To do a Tl;dr version, Indira morphed into Kali from the Goongi Gudiya (brilliant political machinations again, only this time, Kamraj was completely outplayed by this “naive babe in the woods”) destroyed the Syndicate, split the party into two camps, pushed Moraji into submission, eliminated Kamaraj as a political threat and consolidated her hold over her cabinet AND the party (the first time a single power centre controlled both the government as well as the party) and went into elections with the hope filled slogan of “Garibi Hatao” and won a massive victory.
She then did exactly what Modi is doing now, which was to centralise all power in the PMO. Strengthen the bureaucrats while ensuring that the cabinet remained a side-show and a cabinet in name only. She then nominated political non-entities to cabinet posts and became “Kali”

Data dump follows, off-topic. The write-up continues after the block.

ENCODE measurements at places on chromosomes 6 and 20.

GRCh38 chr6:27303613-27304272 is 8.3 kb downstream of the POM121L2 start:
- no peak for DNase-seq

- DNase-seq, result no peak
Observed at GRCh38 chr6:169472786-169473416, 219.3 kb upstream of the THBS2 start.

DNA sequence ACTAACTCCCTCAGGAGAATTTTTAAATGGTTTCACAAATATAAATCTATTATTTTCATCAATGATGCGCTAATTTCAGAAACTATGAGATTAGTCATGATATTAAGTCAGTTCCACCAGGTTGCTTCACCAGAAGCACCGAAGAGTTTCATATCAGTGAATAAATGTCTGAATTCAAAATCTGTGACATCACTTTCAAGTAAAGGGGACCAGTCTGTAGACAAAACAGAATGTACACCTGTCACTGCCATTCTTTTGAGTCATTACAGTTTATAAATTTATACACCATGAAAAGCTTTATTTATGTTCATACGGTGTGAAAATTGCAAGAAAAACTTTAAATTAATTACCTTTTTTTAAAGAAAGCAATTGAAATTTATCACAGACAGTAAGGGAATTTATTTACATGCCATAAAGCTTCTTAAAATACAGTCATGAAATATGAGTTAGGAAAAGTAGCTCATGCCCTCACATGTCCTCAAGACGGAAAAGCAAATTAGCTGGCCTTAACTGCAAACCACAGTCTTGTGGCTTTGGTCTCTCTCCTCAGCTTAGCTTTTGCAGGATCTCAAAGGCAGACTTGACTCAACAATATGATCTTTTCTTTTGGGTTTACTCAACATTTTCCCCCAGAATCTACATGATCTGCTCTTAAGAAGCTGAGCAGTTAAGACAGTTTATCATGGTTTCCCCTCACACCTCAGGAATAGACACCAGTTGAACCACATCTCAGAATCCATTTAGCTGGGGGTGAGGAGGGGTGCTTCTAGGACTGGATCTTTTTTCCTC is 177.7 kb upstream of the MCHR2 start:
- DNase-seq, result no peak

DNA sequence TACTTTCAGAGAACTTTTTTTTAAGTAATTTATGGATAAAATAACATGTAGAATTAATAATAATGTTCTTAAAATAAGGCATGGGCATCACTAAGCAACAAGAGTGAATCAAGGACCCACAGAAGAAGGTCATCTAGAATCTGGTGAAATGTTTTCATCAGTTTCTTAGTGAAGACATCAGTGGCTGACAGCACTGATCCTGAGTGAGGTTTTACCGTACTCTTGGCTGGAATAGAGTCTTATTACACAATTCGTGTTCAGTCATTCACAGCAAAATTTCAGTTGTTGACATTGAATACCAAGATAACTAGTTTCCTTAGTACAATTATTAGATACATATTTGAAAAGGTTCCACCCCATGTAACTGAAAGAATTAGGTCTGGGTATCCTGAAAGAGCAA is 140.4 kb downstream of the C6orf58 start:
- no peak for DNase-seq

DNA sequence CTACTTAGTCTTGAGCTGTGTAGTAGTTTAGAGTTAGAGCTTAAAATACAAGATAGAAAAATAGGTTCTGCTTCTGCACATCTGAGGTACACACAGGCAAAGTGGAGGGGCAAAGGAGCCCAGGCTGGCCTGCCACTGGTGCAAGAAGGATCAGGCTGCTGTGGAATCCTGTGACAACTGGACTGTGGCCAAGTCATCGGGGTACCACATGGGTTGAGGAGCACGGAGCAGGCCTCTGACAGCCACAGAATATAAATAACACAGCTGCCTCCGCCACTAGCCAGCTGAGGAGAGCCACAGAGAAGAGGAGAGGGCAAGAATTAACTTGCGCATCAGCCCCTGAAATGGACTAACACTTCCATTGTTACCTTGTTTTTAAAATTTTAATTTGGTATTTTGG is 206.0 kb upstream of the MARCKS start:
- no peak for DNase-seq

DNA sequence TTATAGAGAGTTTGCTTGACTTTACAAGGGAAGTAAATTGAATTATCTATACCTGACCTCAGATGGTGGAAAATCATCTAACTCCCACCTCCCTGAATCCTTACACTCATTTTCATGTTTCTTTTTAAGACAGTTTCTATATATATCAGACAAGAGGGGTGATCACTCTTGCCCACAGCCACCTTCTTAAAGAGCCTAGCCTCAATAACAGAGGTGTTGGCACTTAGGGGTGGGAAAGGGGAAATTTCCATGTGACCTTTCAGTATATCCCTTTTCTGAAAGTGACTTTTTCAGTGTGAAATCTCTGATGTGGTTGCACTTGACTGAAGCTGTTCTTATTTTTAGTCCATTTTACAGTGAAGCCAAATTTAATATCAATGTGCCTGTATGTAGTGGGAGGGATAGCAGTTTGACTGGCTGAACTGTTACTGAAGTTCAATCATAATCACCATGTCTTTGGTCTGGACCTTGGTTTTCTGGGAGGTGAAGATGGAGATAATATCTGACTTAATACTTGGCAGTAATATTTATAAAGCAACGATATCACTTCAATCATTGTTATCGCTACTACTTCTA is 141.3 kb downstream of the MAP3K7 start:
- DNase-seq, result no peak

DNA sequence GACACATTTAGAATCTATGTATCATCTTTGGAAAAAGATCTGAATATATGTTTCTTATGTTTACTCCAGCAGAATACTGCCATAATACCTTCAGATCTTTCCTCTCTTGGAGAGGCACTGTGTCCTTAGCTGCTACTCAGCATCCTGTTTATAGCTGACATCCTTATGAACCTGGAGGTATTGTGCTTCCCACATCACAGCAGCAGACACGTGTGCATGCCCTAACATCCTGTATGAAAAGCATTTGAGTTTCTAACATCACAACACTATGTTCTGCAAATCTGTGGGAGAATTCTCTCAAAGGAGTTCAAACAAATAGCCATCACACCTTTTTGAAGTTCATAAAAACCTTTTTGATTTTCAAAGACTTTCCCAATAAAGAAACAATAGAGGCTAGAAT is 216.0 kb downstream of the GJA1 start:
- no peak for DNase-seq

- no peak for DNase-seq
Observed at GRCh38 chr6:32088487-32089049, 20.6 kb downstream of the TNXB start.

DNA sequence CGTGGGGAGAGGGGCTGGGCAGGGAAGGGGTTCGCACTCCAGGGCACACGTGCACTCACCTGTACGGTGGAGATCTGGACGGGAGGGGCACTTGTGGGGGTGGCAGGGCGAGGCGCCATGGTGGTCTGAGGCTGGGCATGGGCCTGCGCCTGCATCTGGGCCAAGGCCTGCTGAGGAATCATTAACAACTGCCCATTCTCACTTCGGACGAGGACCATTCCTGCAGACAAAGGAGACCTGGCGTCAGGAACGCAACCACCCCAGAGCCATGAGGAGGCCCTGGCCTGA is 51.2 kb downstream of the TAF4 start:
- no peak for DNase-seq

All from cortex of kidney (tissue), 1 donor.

The sociopolitical background to the crisis of 1975
By 1974, Indira had managed to consolidate her hold over the party (by causing a split with a Moraji Desai lead faction) and formed the Congress (I) which is the current Congress party’s name, she had lead India into a successful war in 1972, nationalised banks and had a huge vote bank of the poor ready to back her in the elections.
However, India was also in the grip of constant strife, unrest and violence that largely stemmed from her policies. The OPEC crisis exploded India’s gas bill and Indira had allowed a policy of easy imports into the country to fuel growth (or a sense of growth). These two factors pushed inflation upto 20% for some context, the inflation that partly defeated the UPA II did not cross 9%. Her nationalisation policies almost totally stopped the flow of FDI into the country and her pushing up Income Tax rates to obscene levels chased away money circulation in the system. With industries fleeing, high inflation across the board and massive unemployment came massive unrest.